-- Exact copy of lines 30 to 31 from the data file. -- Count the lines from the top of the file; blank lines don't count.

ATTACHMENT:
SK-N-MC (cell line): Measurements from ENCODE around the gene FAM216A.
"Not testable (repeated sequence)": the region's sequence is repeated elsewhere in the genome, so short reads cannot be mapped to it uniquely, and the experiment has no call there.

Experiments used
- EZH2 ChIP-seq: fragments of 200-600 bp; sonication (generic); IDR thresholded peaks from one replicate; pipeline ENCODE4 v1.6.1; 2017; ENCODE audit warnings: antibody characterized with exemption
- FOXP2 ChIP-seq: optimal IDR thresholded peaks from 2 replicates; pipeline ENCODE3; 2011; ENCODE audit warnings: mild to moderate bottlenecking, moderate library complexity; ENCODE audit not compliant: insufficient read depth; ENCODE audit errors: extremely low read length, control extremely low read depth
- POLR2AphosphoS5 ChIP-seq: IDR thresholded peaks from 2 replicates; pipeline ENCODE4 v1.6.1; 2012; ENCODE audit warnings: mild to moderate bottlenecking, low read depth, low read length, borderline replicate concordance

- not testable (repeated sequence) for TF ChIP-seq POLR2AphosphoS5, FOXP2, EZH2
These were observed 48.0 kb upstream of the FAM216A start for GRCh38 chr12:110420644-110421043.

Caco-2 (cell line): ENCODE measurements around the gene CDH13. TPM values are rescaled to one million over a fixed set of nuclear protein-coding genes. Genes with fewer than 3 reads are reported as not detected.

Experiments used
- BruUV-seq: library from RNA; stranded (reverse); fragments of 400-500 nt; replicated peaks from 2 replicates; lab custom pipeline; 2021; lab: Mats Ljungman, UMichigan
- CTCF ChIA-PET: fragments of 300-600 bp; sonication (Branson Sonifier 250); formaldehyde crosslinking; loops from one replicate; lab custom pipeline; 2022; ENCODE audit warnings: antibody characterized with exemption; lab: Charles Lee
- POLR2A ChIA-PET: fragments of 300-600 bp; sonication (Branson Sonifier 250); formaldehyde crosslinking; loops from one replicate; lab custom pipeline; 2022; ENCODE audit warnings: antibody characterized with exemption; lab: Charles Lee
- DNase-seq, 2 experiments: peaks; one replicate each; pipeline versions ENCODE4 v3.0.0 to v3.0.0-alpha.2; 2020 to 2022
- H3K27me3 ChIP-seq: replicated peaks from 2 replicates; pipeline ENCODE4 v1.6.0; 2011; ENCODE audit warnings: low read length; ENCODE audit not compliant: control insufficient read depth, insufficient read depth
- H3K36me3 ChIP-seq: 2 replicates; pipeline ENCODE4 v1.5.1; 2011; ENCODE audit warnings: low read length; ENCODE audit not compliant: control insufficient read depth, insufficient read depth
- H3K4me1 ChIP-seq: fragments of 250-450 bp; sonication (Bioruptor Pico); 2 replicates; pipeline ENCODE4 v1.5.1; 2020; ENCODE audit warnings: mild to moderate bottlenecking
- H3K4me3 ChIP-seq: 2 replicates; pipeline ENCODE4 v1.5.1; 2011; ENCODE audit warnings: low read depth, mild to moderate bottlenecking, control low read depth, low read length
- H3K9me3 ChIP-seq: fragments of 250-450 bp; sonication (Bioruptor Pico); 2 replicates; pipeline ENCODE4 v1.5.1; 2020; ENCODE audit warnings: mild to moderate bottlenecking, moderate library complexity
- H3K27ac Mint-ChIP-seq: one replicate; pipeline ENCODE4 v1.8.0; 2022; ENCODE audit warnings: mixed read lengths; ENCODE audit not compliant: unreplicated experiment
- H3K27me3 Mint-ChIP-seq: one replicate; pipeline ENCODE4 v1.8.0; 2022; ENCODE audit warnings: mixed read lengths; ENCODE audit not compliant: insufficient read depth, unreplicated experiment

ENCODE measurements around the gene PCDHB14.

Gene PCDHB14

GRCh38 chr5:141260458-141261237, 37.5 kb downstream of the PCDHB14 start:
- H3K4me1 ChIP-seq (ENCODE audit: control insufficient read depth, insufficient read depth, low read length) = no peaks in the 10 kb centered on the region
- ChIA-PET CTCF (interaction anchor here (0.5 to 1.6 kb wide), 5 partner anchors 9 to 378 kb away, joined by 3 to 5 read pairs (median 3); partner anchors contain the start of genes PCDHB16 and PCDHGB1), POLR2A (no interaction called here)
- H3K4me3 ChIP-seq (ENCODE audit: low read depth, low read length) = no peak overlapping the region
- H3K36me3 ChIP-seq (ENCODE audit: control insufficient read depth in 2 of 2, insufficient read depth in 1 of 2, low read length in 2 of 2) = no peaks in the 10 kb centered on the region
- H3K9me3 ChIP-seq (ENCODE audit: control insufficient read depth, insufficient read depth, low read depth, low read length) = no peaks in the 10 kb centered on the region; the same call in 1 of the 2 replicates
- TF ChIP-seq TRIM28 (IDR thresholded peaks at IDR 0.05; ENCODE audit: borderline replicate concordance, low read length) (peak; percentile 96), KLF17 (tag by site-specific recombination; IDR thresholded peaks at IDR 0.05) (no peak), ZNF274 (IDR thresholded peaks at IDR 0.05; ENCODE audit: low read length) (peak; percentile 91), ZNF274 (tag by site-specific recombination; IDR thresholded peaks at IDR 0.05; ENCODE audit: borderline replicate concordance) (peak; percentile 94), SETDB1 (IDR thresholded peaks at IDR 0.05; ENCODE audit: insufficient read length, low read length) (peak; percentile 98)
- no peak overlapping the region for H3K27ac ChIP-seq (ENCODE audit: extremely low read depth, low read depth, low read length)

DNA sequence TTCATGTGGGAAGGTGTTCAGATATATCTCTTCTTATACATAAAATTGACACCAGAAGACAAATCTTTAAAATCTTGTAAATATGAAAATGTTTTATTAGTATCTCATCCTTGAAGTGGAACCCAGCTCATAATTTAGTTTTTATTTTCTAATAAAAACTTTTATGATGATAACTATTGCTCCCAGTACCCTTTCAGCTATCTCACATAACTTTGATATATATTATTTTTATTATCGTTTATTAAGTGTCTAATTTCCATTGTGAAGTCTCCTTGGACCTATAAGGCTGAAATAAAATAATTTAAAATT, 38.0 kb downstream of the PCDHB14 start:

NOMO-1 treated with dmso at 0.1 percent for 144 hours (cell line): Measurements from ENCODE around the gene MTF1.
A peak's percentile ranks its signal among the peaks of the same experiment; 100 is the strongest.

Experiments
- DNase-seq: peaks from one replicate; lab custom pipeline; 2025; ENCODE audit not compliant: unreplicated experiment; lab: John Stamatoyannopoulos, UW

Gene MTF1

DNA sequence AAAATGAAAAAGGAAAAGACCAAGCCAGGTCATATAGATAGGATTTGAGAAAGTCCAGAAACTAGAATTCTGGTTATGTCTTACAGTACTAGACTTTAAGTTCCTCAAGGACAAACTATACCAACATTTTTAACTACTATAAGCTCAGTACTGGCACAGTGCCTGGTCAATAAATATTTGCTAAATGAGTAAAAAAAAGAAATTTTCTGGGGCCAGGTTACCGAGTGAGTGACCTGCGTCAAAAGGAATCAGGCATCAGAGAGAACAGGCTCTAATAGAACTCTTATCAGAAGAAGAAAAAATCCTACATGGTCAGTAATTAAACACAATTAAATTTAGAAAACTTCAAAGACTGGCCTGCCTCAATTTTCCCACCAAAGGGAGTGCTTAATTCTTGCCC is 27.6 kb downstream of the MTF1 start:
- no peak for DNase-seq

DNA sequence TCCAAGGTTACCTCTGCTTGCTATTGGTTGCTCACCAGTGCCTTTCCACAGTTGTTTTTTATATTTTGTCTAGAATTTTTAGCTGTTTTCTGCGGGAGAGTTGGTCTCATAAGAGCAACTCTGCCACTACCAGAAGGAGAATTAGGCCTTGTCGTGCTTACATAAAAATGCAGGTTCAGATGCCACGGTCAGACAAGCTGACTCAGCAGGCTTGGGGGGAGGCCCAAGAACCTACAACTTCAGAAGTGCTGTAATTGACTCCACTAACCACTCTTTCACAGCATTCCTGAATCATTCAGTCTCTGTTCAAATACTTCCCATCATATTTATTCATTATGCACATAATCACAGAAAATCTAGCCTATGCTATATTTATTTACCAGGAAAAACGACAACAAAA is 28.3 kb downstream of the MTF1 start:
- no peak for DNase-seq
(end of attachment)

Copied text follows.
- TF ChIP-seq TRIM28 (IDR thresholded peaks at IDR 0.05; ENCODE audit: borderline replicate concordance, low read length) (peak; percentile 96), KLF17 (tag by site-specific recombination; IDR thresholded peaks at IDR 0.05) (no peak), ZNF274 (IDR thresholded peaks at IDR 0.05; ENCODE audit: low read length) (peak; percentile 91), ZNF274 (tag by site-specific recombination; IDR thresholded peaks at IDR 0.05; ENCODE audit: borderline replicate concordance) (peak; percentile 94), SETDB1 (IDR thresholded peaks at IDR 0.05; ENCODE audit: insufficient read length, low read length) (peak; percentile 98)
- no peak overlapping the region for H3K27ac ChIP-seq (ENCODE audit: extremely low read depth, low read depth, low read length)